Q&A with Stephen Goldin discussion

15 views
The Business of Being aWriter

Comments Showing 1-13 of 13 (13 new)    post a comment »
dateDown arrow    newest »

message 1: by Stephen (new)

Stephen Goldin (stephengoldin) | 57 comments Mod
I was teaching an adult-learning course on writing science fiction at a local community college, and I thought it would be cruel to send my poor students out into the publishing world without some basic knowledge of how to survive there. I devoted one 2-hour session to business principles, and the class was over before I'd barely scratched the surface. I convinced the college administrator to devote an entire course to this subject, and found several of the same students eager for more information. When I learned that one student was commuting about 200 miles for a 2-hour-a-week class, I realized there was an enormous need for more information on the subject.

Eventually my wife (at the time) and I wrote a book called The Business of Being a Writer. The book was a main monthly selection of the Writers Digest Book Club and a featured alternate of Book of the Month Club.

The publishing world has undergone major changes since the book's original publication in 1982, and much of the book is out of date. A friend of mine, author/podcaster Dan Sawyer, is collaborating with me on a brand new edition, hopefully to be published in 2011. In the meantime, I've updated some of the book's chapters and published them individually as ebooks.

A Career in Writing
The Mechanics of Submission
Marketing Your Work
Rights and Copyrights
Dealing with Editors
Legal Matters
Magazine Contracts and Permissions


message 2: by Neve (new)

Neve Maslakovic (nevemaslakovic) I'm looking forward to perusing these when my new Kindle gets here!


message 3: by Cerena (new)

Cerena Brown | 9 comments ok


Kelly H. (Maybedog) (maybedog) I'm looking forward to the new book.


message 5: by Stephen (new)

Stephen Goldin (stephengoldin) | 57 comments Mod
So am I. Dan's been researching a lot of the new stuff, and I'm hoping to learn a lot, myself.


message 6: by Stephen (new)

Stephen Goldin (stephengoldin) | 57 comments Mod
A writer has to have an ego so big that he's sure what he has to say is so important that people will pay him just for the privilege of reading it.


message 7: by Rachel (new)

Rachel Cotterill (rachelcotterill) I'm not surprised to hear you're revising it - the world of publishing seems to be changing incredibly rapidly. I just opted out of the traditional route - not because of rejections, but because I decided I'd prefer not to have middle-men at all. At least, not whilst I'm also busy studying for my PhD! I reason that I can always try the 'traditional' route later, with subsequent novels, but for now independence suits me ;)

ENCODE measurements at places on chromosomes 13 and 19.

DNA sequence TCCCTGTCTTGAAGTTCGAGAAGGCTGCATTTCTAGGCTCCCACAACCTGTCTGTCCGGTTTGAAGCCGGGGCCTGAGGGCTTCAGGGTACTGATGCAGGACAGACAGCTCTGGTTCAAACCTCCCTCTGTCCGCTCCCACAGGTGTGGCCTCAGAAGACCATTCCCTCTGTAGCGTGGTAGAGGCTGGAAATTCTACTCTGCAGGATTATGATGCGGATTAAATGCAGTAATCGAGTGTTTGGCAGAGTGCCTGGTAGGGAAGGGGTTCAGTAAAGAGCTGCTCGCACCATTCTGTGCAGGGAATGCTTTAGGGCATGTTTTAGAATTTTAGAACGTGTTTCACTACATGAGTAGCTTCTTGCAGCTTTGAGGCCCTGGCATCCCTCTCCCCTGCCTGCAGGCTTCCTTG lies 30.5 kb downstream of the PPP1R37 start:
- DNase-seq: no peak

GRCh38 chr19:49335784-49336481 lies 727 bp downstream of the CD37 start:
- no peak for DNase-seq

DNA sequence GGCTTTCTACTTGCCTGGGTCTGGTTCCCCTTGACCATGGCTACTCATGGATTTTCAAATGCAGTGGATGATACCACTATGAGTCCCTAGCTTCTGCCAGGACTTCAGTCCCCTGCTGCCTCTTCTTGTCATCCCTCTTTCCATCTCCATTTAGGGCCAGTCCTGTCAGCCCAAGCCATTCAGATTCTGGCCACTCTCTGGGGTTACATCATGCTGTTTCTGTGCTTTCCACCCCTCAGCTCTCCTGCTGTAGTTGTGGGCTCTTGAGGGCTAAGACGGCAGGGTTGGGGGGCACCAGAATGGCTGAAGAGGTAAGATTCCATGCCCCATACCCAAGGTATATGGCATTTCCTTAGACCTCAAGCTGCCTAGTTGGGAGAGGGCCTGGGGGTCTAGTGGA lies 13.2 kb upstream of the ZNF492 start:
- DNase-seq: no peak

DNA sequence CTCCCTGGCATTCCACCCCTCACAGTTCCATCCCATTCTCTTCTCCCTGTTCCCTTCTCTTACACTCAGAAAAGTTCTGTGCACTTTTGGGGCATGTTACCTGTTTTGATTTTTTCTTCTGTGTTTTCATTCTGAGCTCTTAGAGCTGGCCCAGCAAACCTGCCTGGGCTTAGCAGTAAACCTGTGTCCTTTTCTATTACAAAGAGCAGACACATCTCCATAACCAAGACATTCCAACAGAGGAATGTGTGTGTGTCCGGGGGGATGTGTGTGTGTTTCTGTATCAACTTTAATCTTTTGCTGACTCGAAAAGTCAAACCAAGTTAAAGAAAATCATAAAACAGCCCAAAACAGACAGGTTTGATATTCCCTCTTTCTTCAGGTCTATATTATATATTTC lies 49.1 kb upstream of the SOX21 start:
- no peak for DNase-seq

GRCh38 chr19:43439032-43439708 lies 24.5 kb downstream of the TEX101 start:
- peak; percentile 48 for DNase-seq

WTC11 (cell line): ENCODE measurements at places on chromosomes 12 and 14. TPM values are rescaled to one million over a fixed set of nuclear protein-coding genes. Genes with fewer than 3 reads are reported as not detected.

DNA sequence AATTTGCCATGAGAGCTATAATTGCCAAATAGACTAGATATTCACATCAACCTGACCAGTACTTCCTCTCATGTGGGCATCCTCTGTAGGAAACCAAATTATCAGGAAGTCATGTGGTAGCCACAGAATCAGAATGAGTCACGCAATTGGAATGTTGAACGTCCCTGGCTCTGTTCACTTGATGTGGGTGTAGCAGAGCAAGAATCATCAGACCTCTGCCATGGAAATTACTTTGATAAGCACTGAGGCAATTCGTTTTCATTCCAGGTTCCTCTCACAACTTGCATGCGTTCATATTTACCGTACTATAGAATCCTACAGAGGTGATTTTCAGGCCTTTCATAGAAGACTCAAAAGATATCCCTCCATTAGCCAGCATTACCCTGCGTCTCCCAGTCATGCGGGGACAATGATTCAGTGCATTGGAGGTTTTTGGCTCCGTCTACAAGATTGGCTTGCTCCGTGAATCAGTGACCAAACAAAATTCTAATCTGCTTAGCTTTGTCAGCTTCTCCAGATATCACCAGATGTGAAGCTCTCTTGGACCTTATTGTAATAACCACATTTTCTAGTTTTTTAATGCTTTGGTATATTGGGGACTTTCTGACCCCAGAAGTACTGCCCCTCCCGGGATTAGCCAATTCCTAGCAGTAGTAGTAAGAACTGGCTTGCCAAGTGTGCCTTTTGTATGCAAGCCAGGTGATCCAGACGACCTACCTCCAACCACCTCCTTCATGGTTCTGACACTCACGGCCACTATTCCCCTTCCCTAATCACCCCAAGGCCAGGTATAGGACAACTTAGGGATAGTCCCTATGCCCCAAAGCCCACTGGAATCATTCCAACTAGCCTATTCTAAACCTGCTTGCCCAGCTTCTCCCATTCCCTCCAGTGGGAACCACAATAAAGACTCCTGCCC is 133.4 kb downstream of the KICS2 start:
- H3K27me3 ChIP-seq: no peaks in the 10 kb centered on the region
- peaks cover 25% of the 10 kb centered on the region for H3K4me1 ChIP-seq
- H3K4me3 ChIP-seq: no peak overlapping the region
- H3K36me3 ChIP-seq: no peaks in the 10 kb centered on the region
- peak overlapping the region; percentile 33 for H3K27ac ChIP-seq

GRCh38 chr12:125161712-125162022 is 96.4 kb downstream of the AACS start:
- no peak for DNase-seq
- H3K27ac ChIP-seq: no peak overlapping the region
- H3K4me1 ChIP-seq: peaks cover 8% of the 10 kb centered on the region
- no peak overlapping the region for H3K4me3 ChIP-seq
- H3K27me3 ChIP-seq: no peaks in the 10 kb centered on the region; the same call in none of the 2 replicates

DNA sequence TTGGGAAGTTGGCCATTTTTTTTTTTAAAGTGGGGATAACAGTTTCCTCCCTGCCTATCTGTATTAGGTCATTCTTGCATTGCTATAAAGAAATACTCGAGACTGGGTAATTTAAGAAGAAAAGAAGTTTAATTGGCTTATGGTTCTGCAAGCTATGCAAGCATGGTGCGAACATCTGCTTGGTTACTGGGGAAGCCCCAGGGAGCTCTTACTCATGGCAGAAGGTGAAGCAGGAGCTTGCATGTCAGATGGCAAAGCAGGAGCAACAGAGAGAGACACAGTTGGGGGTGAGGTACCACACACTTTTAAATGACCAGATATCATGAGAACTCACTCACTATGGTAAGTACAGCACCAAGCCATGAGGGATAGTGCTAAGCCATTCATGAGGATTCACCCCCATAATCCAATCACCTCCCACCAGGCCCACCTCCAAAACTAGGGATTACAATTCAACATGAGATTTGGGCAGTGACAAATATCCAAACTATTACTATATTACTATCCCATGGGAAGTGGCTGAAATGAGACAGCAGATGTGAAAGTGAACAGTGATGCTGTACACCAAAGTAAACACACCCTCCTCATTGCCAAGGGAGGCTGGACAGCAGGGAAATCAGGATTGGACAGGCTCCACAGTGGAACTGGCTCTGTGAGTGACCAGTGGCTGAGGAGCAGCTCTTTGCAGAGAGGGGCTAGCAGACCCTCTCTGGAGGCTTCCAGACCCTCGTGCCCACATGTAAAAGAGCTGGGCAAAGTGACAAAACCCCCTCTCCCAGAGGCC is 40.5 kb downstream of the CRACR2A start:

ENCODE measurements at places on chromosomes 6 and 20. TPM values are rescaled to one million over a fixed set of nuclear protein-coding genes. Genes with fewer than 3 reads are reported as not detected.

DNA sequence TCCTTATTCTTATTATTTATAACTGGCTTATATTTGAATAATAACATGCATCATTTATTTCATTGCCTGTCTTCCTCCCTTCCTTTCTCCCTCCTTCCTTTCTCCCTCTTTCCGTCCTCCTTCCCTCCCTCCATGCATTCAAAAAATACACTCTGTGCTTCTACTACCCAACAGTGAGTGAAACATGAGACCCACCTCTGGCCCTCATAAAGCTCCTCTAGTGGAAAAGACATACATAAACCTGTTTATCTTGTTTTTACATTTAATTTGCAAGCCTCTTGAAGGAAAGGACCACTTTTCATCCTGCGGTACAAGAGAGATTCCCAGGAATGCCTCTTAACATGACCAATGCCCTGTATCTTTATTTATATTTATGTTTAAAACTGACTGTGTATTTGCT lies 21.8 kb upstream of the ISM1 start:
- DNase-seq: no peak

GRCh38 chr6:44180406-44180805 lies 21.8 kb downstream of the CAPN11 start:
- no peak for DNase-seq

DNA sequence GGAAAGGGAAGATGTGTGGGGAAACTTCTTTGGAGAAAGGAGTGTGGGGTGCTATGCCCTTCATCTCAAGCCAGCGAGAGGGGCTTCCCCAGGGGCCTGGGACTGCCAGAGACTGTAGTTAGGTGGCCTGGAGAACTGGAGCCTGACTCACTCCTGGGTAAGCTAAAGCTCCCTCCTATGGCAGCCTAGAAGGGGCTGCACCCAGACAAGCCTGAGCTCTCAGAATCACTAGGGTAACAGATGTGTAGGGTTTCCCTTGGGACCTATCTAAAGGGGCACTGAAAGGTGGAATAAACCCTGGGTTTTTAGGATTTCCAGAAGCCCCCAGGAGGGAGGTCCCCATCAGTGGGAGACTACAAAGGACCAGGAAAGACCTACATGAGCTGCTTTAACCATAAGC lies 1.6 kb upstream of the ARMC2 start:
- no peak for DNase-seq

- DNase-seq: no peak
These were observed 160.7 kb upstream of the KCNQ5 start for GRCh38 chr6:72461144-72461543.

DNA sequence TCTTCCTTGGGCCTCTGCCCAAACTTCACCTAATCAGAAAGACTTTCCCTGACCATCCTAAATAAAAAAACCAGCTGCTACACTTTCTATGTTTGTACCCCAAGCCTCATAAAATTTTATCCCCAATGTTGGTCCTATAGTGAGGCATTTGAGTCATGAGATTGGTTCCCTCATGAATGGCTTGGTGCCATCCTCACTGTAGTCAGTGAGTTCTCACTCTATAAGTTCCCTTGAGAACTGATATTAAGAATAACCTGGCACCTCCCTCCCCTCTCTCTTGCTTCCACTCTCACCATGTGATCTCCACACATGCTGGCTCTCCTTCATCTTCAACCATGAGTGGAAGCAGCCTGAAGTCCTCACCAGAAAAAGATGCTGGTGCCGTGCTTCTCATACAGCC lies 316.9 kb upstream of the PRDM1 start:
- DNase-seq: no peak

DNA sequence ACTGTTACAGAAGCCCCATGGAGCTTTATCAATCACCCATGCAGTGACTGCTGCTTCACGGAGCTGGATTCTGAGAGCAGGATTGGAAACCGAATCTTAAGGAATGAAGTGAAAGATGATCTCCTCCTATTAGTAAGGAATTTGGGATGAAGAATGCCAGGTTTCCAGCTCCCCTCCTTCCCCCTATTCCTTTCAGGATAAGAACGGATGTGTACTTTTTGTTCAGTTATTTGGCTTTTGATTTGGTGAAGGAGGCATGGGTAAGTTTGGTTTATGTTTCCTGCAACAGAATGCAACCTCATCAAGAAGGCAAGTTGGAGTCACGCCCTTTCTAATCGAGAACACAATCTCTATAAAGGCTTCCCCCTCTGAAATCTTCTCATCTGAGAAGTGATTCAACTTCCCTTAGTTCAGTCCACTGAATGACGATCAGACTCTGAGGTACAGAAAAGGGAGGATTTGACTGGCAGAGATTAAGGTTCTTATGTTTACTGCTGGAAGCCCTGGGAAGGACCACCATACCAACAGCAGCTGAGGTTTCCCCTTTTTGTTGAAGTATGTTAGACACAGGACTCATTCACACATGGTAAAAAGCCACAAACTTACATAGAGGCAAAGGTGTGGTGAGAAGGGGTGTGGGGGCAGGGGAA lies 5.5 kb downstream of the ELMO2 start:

Rachel


message 8: by Stephen (new)

Stephen Goldin (stephengoldin) | 57 comments Mod
That's my feeling exactly. I've already proved I can sell things to editors at traditional publishing houses. I don't need to prove anything else. While I'd love to get the distribution and notice they could give me, my independence counts for something, too.


message 9: by Stephen (new)

Stephen Goldin (stephengoldin) | 57 comments Mod
Independent ("indie") authors are already doing that. Smashwords.com is the best place to go, and you can also sell on Kindle machines directly through Amazon. (The service used to be called Digital Text Platform; they've just changed the name to Kindle Direct Publishing.) These services get rid of the middlemen; I use both of them, and I'm pretty happy with each. Each has its own set of pluses and minuses, but they're both wonderful assets to indie writers.


message 10: by Rachel (new)

Rachel Cotterill (rachelcotterill) I use Smashwords and Amazon DTP for ebooks, and CreateSpace for paperbacks. Most of my sales come directly through the Kindle store (so far at least) although there still seems to be a market for signed paperback copies.

I haven't quite worked out how to make enough money to live off through book sales, though... maybe when I have a back catalogue the size of Stephen's! :)

Rachel


message 11: by Stephen (new)

Stephen Goldin (stephengoldin) | 57 comments Mod
Rachel wrote: "I use Smashwords and Amazon DTP for ebooks, and CreateSpace for paperbacks. Most of my sales come directly through the Kindle store (so far at least) although there still seems to be a market for s..."

I use the same 3 companies. As long as you know what you're doing, you get excellent service and can't beat the price. (Just got a newsletter yesterday that DTP has changed its name to Kindle Direct Publishing.)

Misfortunately, a large backlist doesn't seem to guarantee much of anything. As you ladies keep telling us guys, size doesn't matter....


message 12: by Stephen (new)

Stephen Goldin (stephengoldin) | 57 comments Mod
wally wrote: "neato...so, is there a chapter devoted to that angle?

No, the original book came out long before the current revolution in self-publishing and ebook publishing. The new edition should have a substantial section on it, though.


message 13: by Jay (new)

Jay Parks (jay_parks) | 2 comments Why would I need a revised edition? My hardback copy is fine. For example, in the chapter Agents you say:
An agent who is getting better deals for you than you could yourself is worth 10 percent of your writing income
What could be wrong with that? I'm sure nothing in that sentence has changed.

(signed)
-- Smartass


back to top